Check out this article about a half-dozen changes to the adjudication of Medicare claims-denial appeals that are designed to ease a backlog of cases.
The new rules for Medicare claim-denial appeals feature several changes crafted to ease administrative burdens and speed reductions in a backlog nearing 1 million cases. The new rules went into effect March 20. “This final rule streamlines administrative appeal processes, increases consistency in decision making across appeal levels, and improves efficiency for both appellants and adjudicators,” a Department of Health and Human Services fact sheet on the new rules says.
Thursday afternoon, three officials at the Office of Medicare Hearings and Appeals (OMHA) led a presentation to walk healthcare providers through more than a dozen significant changes in the new rules. OMHA reports directly to Health & Human Services Secretary Tom Price, MD.
Disputed Medicare claims of more than $160 can be appealed to Administrative Law Judges (ALJs) and attorney adjudicators for reviews that can include a hearing. The last stop before federal court is the Medicare Appeals Council.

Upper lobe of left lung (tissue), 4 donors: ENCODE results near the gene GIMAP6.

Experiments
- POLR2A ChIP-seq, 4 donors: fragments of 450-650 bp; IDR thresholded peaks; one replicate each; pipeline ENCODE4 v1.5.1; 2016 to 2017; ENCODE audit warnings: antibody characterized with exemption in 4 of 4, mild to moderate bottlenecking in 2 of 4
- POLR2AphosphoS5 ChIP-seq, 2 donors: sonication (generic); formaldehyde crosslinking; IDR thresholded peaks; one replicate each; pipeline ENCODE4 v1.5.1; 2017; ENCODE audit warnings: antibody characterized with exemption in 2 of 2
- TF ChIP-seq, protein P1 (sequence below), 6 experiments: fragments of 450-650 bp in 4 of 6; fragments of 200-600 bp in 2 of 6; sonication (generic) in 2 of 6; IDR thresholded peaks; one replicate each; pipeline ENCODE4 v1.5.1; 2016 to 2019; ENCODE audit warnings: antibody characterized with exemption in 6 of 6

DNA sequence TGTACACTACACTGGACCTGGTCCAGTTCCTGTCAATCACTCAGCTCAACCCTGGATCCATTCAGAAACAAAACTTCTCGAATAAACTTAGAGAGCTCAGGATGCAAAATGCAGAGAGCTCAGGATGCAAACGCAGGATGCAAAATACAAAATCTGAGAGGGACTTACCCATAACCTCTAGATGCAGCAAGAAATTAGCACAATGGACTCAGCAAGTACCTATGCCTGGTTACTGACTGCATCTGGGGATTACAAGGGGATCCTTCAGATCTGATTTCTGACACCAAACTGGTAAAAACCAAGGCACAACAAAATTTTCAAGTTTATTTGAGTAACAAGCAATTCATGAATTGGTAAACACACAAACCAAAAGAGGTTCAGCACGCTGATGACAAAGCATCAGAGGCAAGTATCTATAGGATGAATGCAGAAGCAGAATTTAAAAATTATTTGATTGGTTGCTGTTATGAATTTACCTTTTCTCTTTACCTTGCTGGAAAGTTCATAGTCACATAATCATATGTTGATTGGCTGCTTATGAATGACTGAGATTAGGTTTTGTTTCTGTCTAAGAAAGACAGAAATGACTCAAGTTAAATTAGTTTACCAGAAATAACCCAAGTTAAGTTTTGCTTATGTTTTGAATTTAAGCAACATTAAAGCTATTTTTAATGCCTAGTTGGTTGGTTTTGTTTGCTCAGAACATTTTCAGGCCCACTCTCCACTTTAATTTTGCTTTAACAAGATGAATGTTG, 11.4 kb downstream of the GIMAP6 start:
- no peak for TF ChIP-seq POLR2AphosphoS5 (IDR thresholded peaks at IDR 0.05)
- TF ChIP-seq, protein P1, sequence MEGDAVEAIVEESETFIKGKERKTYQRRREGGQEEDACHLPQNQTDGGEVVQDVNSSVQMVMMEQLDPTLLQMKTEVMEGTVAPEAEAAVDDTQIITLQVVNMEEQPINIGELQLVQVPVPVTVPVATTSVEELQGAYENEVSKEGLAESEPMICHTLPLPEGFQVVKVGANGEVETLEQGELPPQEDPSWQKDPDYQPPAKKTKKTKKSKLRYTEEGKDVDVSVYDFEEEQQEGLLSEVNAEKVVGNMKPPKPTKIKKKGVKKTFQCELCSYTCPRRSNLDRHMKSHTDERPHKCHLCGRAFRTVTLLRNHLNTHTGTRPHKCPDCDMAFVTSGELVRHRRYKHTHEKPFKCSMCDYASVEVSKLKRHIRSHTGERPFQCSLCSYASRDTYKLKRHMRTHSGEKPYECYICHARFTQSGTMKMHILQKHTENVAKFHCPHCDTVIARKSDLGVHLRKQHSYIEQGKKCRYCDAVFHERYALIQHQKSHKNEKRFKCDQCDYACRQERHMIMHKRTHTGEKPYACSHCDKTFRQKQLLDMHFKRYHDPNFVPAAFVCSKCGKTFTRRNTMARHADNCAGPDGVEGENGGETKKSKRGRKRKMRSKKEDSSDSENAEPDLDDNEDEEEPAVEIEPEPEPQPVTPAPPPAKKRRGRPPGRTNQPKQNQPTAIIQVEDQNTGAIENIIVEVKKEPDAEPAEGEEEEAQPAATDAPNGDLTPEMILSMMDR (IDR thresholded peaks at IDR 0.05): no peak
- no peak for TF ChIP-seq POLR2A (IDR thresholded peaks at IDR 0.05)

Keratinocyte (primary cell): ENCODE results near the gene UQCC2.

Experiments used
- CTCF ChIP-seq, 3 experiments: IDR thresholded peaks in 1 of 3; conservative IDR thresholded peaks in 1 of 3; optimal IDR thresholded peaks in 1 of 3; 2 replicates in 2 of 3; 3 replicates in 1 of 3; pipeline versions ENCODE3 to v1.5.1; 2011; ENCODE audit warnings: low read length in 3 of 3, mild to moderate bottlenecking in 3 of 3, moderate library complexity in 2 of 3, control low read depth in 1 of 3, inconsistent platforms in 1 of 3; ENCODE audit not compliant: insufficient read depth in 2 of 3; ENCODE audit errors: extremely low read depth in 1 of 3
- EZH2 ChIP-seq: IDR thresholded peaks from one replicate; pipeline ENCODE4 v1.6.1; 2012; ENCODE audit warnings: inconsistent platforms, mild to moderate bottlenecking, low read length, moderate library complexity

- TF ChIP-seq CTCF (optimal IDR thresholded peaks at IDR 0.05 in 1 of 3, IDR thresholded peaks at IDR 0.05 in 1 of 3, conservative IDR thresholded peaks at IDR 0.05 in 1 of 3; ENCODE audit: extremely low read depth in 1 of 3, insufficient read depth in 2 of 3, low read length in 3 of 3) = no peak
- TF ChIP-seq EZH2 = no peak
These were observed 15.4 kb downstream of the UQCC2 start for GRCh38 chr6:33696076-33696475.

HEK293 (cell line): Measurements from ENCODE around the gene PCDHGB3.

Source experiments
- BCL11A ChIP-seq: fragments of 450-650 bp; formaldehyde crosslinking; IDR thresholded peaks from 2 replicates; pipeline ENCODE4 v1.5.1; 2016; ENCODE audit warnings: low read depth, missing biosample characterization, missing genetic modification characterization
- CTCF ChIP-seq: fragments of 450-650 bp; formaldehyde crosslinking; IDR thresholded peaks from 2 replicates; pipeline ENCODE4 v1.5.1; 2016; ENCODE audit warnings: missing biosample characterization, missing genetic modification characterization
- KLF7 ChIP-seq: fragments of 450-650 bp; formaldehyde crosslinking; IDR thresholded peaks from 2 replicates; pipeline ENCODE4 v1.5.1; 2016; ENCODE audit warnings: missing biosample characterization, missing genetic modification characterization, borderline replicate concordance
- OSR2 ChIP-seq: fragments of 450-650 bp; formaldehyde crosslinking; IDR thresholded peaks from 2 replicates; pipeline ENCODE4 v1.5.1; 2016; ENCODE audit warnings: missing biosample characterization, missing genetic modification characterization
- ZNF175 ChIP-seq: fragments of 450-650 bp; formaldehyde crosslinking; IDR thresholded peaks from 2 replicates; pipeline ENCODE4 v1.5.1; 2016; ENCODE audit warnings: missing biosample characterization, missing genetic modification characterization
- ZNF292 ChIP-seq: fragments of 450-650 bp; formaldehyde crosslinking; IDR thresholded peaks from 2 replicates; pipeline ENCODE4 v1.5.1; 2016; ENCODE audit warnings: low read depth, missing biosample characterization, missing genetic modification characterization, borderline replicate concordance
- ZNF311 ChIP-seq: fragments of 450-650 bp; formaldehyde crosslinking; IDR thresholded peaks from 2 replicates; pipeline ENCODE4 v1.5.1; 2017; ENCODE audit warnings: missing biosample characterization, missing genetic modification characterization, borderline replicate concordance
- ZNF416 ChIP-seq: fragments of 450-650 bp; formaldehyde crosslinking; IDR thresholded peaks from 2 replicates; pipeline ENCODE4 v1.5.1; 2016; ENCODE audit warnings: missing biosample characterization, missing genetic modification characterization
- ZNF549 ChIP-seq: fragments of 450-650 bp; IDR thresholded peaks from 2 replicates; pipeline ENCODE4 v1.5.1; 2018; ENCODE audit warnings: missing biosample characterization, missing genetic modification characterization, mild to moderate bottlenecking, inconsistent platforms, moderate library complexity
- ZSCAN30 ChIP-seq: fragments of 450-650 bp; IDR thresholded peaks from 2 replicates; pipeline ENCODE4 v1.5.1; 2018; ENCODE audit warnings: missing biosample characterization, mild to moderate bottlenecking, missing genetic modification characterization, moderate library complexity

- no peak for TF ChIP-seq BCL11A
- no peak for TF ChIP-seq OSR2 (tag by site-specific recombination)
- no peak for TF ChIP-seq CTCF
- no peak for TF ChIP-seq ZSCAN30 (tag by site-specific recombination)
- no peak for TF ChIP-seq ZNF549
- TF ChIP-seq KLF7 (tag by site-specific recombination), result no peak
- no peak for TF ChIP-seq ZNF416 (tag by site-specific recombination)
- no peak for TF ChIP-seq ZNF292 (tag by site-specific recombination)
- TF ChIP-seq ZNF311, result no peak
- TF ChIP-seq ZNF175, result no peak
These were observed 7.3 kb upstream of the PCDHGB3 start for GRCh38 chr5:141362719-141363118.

Thursday’s Medicare Learning Network (MLN) presentation featured a half-dozen changes to the claims-denials appeals process at the ALJ-level that are designed to either quicken or streamline adjudication:
- Attorney adjudicators are a new position at the ALJ level created this year to help clear the appeal backlog. “Attorney adjudicators are not authorized to conduct a hearing, which also means they cannot issue a decision in any case where a hearing is necessary,” said Jason Green, JD, chief adviser at OMHA. “However, attorney adjudicators can issue decisions when a hearing is not required, including cases where the records support a fully favorable decision.”
- OMHA-100 form: This new form “is user-friendly and helps walk you through all the information required for a valid request for ALJ hearings,” OMHA’s Amanda Axeen, JD, said during the presentation. OMHA-100 can be used to request new hearings or review of appeal dismissals. The new form is not mandatory as long as previously required documents and information are filed.
- Statistical Sampling Initiative: This new option for appeal adjudication “draws a random sample from a universe of claims and extrapolates—or projects—from the sample to the entire universe of claims,” OMHA’s Anne Lloyd said during the presentation. For example, she said a statistician could pick a sample of 30 claims out of a total of 1,000 for review in a ALJ hearing.
This article was originally posted on HealthLeadersMedia.com